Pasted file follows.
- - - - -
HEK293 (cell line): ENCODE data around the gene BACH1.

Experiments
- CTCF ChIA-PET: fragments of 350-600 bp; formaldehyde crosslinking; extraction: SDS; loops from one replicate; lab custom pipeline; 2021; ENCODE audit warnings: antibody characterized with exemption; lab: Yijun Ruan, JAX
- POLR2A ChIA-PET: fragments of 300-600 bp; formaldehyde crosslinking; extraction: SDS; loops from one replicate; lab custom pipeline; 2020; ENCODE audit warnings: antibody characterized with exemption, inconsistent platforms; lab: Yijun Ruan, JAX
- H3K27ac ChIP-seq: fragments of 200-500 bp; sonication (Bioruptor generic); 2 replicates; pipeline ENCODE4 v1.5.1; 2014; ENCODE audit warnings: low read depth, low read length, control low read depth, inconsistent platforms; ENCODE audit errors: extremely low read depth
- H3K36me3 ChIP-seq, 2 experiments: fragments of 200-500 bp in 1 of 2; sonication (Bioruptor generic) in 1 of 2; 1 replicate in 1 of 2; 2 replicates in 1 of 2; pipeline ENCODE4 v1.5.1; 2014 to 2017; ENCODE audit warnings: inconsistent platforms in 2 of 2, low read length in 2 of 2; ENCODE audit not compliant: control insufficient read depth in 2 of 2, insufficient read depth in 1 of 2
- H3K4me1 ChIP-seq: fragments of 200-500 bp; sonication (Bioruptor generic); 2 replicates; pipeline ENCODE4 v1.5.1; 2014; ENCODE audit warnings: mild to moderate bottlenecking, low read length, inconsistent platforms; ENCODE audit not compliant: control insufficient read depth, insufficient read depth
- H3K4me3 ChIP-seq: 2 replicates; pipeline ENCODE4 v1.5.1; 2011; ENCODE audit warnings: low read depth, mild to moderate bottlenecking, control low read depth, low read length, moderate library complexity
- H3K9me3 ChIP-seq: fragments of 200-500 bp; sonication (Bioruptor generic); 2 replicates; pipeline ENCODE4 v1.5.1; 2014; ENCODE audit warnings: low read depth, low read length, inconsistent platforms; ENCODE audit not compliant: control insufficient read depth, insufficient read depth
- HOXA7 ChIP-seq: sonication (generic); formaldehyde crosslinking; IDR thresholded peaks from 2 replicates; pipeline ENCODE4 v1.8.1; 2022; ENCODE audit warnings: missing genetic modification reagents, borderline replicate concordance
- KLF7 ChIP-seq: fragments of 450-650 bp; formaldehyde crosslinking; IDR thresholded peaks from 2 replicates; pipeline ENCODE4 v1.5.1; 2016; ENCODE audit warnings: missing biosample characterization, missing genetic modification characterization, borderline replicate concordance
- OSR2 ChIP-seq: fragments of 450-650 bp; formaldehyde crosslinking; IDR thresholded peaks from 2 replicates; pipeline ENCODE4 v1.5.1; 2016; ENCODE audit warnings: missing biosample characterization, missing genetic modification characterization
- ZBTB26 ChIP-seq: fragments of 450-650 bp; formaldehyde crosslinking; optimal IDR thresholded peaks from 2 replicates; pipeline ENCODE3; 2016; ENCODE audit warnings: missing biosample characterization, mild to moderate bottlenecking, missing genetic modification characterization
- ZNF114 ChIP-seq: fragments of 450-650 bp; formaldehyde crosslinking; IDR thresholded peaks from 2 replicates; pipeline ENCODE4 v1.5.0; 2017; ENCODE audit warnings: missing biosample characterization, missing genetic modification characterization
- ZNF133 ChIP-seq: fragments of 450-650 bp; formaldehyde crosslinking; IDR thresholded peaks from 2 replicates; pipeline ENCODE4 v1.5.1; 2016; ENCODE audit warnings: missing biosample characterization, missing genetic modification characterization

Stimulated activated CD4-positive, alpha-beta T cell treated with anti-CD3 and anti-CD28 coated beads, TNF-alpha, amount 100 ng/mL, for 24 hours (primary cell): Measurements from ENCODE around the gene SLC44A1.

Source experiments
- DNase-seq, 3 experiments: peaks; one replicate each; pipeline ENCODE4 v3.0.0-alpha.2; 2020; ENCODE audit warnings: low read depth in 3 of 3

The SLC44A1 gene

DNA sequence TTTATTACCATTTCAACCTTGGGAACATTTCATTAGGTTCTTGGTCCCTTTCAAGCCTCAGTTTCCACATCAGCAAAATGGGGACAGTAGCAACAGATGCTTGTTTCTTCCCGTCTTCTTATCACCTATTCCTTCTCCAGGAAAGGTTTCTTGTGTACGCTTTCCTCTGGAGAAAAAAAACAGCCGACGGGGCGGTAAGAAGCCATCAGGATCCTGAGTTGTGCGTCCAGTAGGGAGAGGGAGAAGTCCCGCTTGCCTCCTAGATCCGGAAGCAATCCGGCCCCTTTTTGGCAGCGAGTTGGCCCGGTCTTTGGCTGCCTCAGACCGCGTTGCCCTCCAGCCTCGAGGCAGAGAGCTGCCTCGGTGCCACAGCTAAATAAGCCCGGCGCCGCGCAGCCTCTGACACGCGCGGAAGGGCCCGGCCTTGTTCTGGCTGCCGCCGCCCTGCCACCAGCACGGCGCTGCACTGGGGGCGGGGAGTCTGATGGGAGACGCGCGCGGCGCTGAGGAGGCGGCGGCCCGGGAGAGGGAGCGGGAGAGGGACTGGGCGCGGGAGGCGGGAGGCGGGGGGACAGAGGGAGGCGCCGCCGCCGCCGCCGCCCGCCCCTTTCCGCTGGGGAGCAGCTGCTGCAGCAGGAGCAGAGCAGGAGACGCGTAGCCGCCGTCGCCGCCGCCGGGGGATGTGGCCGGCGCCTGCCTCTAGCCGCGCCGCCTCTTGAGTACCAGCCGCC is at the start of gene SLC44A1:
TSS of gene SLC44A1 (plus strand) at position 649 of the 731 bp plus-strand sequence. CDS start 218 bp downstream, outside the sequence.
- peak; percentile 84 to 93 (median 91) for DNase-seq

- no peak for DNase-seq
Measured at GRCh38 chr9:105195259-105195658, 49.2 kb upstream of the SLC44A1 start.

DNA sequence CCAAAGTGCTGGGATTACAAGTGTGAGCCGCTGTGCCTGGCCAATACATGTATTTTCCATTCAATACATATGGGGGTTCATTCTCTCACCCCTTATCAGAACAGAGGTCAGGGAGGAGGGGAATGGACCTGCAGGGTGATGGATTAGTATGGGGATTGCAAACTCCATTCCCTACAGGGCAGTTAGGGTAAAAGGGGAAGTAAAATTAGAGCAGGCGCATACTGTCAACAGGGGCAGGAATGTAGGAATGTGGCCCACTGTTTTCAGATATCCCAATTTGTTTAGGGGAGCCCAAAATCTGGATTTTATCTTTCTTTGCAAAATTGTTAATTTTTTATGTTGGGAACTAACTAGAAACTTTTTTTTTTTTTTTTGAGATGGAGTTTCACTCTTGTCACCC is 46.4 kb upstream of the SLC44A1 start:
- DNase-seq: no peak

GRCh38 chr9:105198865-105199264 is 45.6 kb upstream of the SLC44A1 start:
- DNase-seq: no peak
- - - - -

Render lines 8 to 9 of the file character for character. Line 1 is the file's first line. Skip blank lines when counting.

- H3K4me3 ChIP-seq: 2 replicates; pipeline ENCODE4 v1.5.1; 2011; ENCODE audit warnings: low read depth, mild to moderate bottlenecking, control low read depth, low read length, moderate library complexity
- H3K9me3 ChIP-seq: fragments of 200-500 bp; sonication (Bioruptor generic); 2 replicates; pipeline ENCODE4 v1.5.1; 2014; ENCODE audit warnings: low read depth, low read length, inconsistent platforms; ENCODE audit not compliant: control insufficient read depth, insufficient read depth